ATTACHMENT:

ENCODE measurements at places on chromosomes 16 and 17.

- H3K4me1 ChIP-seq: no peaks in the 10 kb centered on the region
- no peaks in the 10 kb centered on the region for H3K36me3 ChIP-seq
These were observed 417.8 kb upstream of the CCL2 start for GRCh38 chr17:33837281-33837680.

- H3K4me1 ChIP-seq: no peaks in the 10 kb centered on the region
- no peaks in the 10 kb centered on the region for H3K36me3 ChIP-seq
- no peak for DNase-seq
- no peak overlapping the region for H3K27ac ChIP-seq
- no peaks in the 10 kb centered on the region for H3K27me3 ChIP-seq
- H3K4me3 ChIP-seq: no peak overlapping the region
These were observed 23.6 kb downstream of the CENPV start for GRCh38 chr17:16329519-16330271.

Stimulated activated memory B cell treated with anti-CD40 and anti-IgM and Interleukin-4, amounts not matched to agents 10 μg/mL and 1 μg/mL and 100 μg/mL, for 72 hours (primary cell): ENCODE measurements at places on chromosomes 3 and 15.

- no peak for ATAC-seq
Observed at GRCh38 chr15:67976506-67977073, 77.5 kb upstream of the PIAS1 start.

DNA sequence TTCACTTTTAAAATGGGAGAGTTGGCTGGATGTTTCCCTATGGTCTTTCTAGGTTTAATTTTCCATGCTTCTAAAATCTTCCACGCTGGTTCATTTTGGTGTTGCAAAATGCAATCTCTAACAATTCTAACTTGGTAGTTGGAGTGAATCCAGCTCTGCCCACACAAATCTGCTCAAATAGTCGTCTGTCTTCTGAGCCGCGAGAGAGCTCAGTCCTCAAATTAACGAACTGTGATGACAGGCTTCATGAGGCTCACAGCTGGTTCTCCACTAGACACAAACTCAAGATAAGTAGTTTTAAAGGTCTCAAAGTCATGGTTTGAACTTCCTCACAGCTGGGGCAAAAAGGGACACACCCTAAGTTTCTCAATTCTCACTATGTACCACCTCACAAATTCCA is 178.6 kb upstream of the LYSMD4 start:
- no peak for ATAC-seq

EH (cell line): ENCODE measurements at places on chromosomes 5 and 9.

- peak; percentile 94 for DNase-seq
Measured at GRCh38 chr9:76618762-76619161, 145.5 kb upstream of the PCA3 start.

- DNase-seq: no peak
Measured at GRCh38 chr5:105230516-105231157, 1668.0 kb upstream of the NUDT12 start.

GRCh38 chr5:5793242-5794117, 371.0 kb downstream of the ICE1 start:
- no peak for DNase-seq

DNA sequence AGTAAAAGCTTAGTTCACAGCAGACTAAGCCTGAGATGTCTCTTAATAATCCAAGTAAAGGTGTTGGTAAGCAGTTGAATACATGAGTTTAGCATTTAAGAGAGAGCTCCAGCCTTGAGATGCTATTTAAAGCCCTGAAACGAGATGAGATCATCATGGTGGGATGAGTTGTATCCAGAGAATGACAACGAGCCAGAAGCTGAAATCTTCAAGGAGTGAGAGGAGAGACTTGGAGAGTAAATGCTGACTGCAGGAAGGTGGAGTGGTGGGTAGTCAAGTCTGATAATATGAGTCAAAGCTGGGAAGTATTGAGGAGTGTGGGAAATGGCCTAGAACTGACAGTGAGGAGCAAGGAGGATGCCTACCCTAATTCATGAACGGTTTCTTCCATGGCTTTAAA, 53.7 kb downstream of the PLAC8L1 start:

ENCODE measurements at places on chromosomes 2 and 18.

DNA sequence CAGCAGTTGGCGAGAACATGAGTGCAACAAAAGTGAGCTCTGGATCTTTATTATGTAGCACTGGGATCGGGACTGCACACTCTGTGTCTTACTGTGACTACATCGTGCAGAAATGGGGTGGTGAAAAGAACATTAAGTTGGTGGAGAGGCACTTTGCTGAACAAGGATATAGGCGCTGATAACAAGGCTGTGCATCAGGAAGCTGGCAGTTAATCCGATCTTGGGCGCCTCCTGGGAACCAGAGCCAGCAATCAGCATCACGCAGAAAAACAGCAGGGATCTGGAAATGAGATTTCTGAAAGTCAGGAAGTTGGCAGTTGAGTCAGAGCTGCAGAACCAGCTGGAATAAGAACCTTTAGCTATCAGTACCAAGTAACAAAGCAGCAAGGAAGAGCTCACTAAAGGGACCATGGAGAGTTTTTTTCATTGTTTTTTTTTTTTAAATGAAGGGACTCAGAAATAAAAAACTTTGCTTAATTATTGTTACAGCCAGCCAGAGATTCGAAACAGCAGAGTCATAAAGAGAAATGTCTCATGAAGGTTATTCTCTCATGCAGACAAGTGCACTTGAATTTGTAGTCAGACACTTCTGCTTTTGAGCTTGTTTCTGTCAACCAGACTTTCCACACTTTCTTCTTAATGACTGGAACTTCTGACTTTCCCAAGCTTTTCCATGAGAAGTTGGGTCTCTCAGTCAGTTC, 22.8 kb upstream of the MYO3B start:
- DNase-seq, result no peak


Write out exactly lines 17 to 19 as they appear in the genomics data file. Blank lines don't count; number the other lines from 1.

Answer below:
EH (cell line): ENCODE measurements at places on chromosomes 5 and 9.

- peak; percentile 94 for DNase-seq
Measured at GRCh38 chr9:76618762-76619161, 145.5 kb upstream of the PCA3 start.